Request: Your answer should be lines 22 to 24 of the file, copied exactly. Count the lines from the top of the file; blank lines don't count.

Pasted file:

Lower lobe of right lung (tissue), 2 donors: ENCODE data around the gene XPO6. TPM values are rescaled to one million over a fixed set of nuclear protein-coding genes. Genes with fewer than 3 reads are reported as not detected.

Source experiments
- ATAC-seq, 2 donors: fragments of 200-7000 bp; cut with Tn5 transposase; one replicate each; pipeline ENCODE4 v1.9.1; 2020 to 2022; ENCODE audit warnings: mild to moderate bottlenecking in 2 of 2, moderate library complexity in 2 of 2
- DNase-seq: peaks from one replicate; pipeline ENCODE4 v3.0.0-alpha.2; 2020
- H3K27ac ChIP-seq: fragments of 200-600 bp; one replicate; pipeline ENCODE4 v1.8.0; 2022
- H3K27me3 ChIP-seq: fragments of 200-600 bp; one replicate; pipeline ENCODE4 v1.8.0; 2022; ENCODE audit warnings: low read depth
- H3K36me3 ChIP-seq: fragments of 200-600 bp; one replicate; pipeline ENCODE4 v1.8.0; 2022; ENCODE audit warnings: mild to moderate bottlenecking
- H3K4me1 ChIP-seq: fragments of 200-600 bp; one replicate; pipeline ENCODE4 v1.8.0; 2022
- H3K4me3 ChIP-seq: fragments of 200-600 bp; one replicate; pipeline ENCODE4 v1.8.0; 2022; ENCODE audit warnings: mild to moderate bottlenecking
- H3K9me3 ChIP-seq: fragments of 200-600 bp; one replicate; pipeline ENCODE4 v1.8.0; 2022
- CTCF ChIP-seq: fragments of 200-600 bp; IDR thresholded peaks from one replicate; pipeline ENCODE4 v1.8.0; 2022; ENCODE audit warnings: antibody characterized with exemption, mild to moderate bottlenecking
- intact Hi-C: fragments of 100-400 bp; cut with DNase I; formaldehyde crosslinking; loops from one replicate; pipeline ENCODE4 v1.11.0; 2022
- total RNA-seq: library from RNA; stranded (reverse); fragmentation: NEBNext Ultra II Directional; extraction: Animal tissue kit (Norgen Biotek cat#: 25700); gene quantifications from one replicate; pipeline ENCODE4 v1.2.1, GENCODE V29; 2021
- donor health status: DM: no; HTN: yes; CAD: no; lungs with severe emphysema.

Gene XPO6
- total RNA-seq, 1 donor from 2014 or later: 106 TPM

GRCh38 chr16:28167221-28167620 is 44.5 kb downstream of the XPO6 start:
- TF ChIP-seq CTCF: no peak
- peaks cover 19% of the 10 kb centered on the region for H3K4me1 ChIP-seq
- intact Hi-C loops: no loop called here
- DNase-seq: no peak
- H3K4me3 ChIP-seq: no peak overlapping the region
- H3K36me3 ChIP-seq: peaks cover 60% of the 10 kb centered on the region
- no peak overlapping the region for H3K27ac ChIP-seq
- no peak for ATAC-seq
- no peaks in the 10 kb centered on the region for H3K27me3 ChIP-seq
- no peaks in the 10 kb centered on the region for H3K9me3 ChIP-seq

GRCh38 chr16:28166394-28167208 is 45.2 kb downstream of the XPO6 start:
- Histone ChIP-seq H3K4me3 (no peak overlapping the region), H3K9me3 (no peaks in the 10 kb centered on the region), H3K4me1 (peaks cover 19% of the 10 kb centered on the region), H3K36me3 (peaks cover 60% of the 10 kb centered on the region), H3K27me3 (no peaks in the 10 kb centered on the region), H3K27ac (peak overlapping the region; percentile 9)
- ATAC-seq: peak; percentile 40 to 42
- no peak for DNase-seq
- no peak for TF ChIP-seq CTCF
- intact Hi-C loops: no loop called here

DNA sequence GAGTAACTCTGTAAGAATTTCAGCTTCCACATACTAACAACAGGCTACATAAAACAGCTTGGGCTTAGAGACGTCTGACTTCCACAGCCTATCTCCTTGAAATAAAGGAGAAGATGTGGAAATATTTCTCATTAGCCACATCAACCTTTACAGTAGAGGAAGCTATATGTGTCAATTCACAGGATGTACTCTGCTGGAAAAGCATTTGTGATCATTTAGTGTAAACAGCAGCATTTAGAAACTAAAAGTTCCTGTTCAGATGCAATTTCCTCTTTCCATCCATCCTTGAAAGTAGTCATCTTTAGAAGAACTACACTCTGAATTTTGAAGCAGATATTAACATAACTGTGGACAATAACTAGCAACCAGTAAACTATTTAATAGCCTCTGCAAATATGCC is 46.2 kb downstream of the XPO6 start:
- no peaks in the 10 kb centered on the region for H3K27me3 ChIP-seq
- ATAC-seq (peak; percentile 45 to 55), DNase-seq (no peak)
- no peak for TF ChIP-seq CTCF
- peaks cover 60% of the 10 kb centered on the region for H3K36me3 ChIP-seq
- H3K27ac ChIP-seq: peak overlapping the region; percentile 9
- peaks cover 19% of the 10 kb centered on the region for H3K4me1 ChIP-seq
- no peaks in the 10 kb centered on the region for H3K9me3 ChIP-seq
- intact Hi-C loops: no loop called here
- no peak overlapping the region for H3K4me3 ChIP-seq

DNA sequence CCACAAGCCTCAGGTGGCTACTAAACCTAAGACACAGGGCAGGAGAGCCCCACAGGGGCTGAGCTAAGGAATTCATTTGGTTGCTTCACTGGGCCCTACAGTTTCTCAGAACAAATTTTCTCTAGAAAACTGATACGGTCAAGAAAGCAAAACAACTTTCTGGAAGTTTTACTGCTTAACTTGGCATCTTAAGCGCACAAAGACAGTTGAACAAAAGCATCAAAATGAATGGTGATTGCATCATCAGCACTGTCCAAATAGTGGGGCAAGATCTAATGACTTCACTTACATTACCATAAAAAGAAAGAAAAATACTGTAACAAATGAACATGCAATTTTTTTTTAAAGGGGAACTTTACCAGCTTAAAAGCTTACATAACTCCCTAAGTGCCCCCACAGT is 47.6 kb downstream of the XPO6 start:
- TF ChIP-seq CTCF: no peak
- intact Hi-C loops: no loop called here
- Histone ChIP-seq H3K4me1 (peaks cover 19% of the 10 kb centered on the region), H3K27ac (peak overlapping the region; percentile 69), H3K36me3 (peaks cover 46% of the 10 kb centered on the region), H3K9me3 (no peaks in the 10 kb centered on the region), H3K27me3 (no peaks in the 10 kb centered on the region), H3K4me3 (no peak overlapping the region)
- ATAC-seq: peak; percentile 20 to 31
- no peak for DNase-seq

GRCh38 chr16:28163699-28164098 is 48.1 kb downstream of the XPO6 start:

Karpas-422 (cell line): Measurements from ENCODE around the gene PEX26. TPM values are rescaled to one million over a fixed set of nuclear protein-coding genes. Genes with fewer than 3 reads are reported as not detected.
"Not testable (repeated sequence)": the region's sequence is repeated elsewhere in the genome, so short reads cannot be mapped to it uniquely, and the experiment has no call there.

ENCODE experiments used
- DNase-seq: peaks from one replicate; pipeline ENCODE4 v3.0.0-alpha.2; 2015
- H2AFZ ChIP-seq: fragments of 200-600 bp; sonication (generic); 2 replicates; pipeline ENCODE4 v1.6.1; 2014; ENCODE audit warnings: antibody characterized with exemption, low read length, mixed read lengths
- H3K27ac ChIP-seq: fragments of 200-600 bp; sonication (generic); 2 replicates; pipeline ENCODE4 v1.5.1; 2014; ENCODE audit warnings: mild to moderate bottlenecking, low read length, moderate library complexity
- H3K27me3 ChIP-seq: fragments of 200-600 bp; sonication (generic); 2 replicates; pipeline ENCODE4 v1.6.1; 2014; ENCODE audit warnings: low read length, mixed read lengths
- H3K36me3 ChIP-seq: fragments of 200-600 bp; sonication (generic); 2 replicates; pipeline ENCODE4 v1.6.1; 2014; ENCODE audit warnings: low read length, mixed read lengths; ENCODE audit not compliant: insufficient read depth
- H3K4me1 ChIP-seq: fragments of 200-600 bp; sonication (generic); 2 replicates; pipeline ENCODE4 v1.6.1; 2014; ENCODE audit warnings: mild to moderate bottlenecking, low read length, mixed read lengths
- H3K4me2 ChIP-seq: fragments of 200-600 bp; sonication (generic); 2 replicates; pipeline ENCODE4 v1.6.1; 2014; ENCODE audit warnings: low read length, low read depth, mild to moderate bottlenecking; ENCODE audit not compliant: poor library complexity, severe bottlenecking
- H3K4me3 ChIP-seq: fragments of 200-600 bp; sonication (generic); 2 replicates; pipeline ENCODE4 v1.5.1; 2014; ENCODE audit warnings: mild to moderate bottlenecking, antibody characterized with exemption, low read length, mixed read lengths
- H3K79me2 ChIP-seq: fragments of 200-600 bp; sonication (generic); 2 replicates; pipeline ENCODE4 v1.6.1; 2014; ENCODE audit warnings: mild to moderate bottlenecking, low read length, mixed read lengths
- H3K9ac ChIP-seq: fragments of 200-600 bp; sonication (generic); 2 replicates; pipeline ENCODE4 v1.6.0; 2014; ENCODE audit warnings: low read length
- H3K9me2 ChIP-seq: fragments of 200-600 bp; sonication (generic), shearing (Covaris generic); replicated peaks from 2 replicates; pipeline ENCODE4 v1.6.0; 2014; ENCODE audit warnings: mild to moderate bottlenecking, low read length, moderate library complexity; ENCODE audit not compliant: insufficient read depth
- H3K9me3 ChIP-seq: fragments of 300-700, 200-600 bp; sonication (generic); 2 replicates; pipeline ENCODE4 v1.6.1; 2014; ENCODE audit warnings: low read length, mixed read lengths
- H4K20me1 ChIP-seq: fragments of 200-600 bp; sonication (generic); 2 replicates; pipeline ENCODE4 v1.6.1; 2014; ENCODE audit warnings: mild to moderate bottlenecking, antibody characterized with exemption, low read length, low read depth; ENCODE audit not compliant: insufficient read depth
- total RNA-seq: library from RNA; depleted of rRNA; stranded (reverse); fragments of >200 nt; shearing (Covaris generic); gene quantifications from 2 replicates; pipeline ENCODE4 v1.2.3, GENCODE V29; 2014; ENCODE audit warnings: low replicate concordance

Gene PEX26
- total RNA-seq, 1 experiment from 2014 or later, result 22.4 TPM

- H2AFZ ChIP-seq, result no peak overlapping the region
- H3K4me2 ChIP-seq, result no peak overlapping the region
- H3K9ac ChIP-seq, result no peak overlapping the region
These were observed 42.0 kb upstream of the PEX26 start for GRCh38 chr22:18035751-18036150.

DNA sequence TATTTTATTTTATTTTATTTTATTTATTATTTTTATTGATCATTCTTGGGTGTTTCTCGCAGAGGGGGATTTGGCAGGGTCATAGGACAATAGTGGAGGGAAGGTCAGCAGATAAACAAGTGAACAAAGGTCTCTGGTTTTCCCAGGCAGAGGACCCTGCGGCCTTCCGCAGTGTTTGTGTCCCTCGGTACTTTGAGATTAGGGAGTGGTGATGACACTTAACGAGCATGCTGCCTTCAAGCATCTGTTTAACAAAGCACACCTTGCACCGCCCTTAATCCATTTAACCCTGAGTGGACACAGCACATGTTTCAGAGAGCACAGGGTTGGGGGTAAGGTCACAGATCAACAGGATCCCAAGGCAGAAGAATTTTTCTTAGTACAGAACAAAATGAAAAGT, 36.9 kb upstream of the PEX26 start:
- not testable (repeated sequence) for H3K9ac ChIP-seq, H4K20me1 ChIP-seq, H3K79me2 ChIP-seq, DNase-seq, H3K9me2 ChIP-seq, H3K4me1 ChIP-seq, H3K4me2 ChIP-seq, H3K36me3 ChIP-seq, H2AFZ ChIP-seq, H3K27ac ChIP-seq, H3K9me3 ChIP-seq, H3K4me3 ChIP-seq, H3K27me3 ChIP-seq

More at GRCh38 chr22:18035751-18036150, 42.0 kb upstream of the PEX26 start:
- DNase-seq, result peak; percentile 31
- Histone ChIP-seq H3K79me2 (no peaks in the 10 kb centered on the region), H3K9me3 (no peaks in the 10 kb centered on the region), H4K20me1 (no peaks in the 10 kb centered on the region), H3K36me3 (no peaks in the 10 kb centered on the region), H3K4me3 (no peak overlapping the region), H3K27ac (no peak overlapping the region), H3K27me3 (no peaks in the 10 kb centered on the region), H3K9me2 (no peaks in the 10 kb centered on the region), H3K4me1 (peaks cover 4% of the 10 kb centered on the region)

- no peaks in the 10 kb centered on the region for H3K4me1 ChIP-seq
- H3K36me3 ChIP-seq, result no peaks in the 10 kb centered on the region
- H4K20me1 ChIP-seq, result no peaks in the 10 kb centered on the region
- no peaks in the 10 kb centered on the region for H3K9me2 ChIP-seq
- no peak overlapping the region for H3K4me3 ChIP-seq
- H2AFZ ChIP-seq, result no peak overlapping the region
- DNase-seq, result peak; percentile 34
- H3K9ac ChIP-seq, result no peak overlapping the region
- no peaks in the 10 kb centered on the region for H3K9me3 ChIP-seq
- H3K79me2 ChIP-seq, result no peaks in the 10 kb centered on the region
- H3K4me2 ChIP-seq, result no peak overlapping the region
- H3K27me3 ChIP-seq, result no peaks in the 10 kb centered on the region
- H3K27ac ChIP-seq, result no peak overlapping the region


- H3K4me3 ChIP-seq: no peak overlapping the region
- H3K36me3 ChIP-seq: peaks cover 60% of the 10 kb centered on the region
- no peak overlapping the region for H3K27ac ChIP-seq